Both Talib Kweli and 9th Wonder have worked with each other before as one could look toward tracks like “To The Music” featuring Maino for an example. However, a fully complete project between the two had to make its way into the world eventually. The Jamla and Javotti collaborative project could be considered this year’s celebratory album for every fan of contemporary underground rap. This just isn’t some emcee/producer album either as the guest list is full from top to bottom with spectacular featured verses including Rapsody, Problem, Bad Lucc, Pharoahe Monch and Planet Asia among other.

What We Said Then

Ultimately, Indie 500’s message is a muddy mix of wealth, poverty, fame, and inequality that caters to those favoring Hip Hop’s underground sect. The beats, much like the rhymes overtop them, take inspiration from various influences, and while some may point to a lack of continuity, others will find that Indy 500’s variation serves to keep it interesting and enjoyable.”

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Raging Waters by Curtiss King

Released: September 29, 2015
Label: Magnate Music
Highest Chart Position: N/A
Producers: Curtiss King
Guests: Bee Tarver, Brooke Taylor, Tone P, walterFRENCH, Daylyt, Stevie Crooks, Miss Chief, Kassy

When a producer bearing the level of top-tier craftsmanship and professional experience of Curtiss King is allowed to sit in a studio and rap, produce and curate his own album, excellence results. Three years after his debut, King returns with credits from Murs and Ab-Soul to his name and a deep desire to create with an expanded sonic palette. Fellow producers like Tone P end up here, as well as battle rapper Daylyt, too. If wanting to hear a release that best showcases what happens when independent-minded creatives are allowed to execute without the demands and expectations of major labels, you get this mellifluous and entertaining album.

What We Said Then:

“It was a long three-year process aside from just music it was a life transition for me and things are really in a great space right now and when I created it, I just had the ultimate freedom just to do what I wanted to do creatively. Imagine you waking up in your comfortable bed and you wake up the next day and you’re in the middle of the ocean and you can’t see land for miles on either side and that’s what life felt like for the last three years.”

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Deeply Rooted by Scarface

Released: September 4, 2015
Label: Facemob Music
Highest Chart Position: #11
Producers: Mike Dean, Puf Don, Chuck Heat, Luke Walker, Nottz, Ervin Pope, J-Baum, M.Mac, Kardiak, Amir Epstein, DJ Buddha, Arthur MacArthur, N.O. Joe, Key
Guests: Papa Rue, Z-Ro, Rush Davis, Nas, Rick Ross, John Legend, Avant, Ceelo Green, Akon, Alex Isley

Scarface made a noteworthy comeback in 2015. The now svelte legend went independent releasing Deeply Rooted on the sheer strength of his magnanimous reputation. He then proceeded to create a deeply resonant body of work, full to the brim of his dexterous wordplay. It also features a bevy of guests most independent artists couldn’t hope to get in the likes of Nas and Rozay. But what is most important about the album is its deep connection to Houston, a city whose musical legacy has grown divided in the past few years.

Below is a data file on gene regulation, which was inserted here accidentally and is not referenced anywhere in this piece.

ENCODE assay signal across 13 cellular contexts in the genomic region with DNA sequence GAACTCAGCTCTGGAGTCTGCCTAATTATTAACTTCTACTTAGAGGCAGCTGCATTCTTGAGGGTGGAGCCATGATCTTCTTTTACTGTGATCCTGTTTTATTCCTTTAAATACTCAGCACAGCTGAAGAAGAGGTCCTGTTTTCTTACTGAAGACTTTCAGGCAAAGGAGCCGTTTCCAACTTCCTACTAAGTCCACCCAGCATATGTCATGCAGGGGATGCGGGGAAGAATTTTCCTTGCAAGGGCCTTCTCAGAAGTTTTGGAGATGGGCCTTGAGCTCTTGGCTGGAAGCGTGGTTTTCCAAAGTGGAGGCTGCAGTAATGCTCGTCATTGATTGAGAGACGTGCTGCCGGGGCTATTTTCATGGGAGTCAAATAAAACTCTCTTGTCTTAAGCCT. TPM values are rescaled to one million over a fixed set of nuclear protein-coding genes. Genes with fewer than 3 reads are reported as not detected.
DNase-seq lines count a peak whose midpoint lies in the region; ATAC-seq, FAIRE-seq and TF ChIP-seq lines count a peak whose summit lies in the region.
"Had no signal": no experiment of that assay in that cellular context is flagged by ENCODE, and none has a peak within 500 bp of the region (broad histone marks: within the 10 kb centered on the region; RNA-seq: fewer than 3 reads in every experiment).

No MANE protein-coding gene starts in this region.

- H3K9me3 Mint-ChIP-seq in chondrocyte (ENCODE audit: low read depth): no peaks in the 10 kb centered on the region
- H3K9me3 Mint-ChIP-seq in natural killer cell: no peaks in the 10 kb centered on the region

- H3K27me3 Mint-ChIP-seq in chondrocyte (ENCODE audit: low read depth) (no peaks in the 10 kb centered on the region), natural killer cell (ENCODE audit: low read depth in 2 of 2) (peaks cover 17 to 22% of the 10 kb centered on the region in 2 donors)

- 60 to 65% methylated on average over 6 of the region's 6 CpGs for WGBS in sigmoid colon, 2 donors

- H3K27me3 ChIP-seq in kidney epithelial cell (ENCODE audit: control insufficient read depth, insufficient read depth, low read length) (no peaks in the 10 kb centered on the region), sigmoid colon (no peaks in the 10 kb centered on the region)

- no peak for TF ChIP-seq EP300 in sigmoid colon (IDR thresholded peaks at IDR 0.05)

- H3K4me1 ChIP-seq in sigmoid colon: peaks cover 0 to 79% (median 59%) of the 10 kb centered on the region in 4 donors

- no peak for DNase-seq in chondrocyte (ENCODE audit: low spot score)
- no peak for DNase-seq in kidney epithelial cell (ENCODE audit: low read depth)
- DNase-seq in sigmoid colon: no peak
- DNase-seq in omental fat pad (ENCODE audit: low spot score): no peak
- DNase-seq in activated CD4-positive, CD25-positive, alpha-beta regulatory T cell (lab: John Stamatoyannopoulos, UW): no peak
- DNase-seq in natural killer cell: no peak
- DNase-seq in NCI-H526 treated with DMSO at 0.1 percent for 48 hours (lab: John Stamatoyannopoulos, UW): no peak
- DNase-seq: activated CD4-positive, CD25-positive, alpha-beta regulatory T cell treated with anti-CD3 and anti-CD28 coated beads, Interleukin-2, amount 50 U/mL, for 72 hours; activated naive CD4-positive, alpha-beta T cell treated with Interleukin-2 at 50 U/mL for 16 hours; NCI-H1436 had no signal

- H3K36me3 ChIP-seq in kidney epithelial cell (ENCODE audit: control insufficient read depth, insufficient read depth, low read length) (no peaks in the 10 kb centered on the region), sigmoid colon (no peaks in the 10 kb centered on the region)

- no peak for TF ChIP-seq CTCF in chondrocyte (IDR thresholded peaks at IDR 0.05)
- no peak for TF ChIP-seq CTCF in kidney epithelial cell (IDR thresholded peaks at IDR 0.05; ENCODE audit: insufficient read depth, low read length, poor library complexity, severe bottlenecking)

What We Said Then

“Musically, Deeply Rooted is low-key, superbly playing to Scarface’s strengths. Piano loops and thick drums draw in the listener while allowing Scarface to take center stage on several tracks, providing the album with a cohesive feel without sounding repetitive. Occasionally, as on “God,” there’s a soulful, epic feel, but most tracks have the back-to-basics feel that befits the record. Like the production, the collaborations complement Scarface without upstaging him. Nas and Rick Ross are strong on “Do What I Do,” while Papa Reu, Z-Ro, Rush Davis, CeeLo Green and Avant all provide smooth vocals throughout the album. On each and every track, though, it’s clear this is Scarface’s show.”

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Free TC by Ty Dolla $ign

Released: November 13, 2015
Label: Taylor Gang, Pu$haz Ink, Atlantic
Highest Chart Position: #14
Producers: Ty Dolla $ign, Wiz Khalifa, Cardo, DJ Mustard, Chordz, Mike Free, DJ Spinz
Guests: Kendrick Lamar, Brandy, James Fauntleroy, E-40, Jagged Edge, Babyface, Trey Songz, Sevyn Streeter, Big TC, D-Loc, Kanye West, Diddy, Wiz Khalifa, Fetty Wap, Future, Rae Sremmurd, YG, Joe Mosses, TeeCee4800, R. Kelly, Sa-Ra, PJ

One would be pressed to find R&B that reaches back into its storied past through collaborations with Babyface and R Kelly to more contemporary vibes of Sevyn Streeter and Fetty Wap on Ty Dolla $ign’s ratchet epic Free TC. While Ty Dolla $ign’s debut is full of club bangers that stretch into full Hip Hop, the more traditional genre moments compliment, surprisingly, the more progressive ends. The deeper meaning behind Free TC is made clearer as we witness one of this generation’s rising hitmakers always place his currently incarcerated brother on this mind even when managing his “Horses In The Staples” or pouring up with Future and Rae Sremmurd on “Blase.”  

What We Said Then

And, while the public ear has gotten accustomed to explicit sexuality in lyrics, Ty plays with both sides of the spectrum here. He doesn’t go as far as R. Kelly’s late year new millennia masterpiece TP-2.com, but he’s explicit when he needs to be. Here’s the thing, though, Ty is often drowned out by his many co-conspirators. Sometimes, in a Scottie Pippen sort of way, he allows his features to dictate the direction of the music. This happens most prominently when the bigger guns come out. Kanye West and Diddy’s “Guard Down” comes to mind here. But, and let us say this, the song will be a campfire hit in the vein of Rihanna’s “Four Five Seconds.”